# Getting linear regression of huge numbers

I'm trying to get a linear regression slope and intercept for a large set of huge numbers.

I'm doing this on a computer, but I keep getting overflow errors (attempting to calculate a number too large for a standard data type). I figured I'd ask this here, since it's primarily a math question.

How can I "normalize" the input set, so that I don't have an overflow? Or perhaps, there is another method for calculating the slope and intercept that wouldn't result in multiplication of all the X values, summation of X*Y, etc.

(y, x)
2103.00 @ 1233687329.20
2104.00 @ 1233687329.50
2103.00 @ 1233687329.20
2104.00 @ 1233687329.50
2105.00 @ 1233687329.80
2106.00 @ 1233687330.10
2107.00 @ 1233687330.40
2108.00 @ 1233687330.70
2109.00 @ 1233687331.00
2110.00 @ 1233687331.30
2111.00 @ 1233687331.60
2112.00 @ 1233687331.90
2113.00 @ 1233687332.20
2114.00 @ 1233687332.50
2115.00 @ 1233687332.80
2116.00 @ 1233687333.10
2117.00 @ 1233687333.40
2118.00 @ 1233687333.70
2119.00 @ 1233687334.00


For example, trying to get the slope / intercept for this data set in Excel or Numbers will just result in an error.

Is there a way to normalize the set prior to doing the regression (and after to get the right answer), or perhaps a less intensive way of getting the regression?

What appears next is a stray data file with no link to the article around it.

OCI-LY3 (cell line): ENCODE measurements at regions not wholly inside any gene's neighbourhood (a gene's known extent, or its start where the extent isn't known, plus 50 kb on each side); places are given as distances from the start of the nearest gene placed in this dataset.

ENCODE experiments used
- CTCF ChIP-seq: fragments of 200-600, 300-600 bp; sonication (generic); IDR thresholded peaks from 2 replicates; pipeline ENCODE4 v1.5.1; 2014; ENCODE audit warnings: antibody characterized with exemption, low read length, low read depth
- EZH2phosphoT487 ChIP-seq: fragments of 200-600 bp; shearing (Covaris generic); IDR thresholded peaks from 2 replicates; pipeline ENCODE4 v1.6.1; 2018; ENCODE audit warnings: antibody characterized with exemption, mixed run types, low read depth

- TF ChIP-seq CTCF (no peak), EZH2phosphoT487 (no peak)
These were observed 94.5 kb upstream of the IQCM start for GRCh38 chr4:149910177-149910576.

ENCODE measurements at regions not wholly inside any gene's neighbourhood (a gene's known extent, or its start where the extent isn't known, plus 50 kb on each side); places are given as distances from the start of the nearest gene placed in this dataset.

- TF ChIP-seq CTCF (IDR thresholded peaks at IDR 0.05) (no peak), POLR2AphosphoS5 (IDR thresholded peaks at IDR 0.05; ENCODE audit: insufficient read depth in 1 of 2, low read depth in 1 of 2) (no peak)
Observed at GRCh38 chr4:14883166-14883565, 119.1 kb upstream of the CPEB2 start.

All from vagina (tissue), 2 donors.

Update: Normalizing by subtracting from Y doesn't work.

x  (x-5)    y
1   -4  1
2   -3  2
3   -2  4


slope works fine: 1.5

intercept non-"normalized": -0.66666

intercept "normalized": 6.83333 <-- problem, can't just add 5 to intercept to get the value

-
To get the non-normalised intercept from the normalised, you need to subtract 5*slope = 7.5. – TonyK Sep 5 '11 at 11:14

Subtract 1233687329 from each of your x values (in other words, do the change of variables $t = x - 1233687329$). Then you can change back to $x$ if you wish, although for most purposes $t$ would be a more sensible variable to use.
It seems silly to talk about a $y$-intercept in a case like this, since you'd be extrapolating a long way from all of the $x$ values in your data. Microscopic errors, or just rounding, of the $y$ values will throw off your estimated intercept a long way. The least squares line passes through the point whose coordinates are the average $x$ value and the average $y$ value. Just let the slope and the average $y$ value be the things you're trying to estimate. – Michael Hardy Sep 5 '11 at 1:51
If the equation in the $(t,y)$ variables is $y = m t + b$, and $t = x - c$, then $y = m (x - c) + b = m x + (b - m c)$. So the $y$ intercept when using the $(x,y)$ variables is $b - m c$. – Robert Israel Sep 5 '11 at 7:31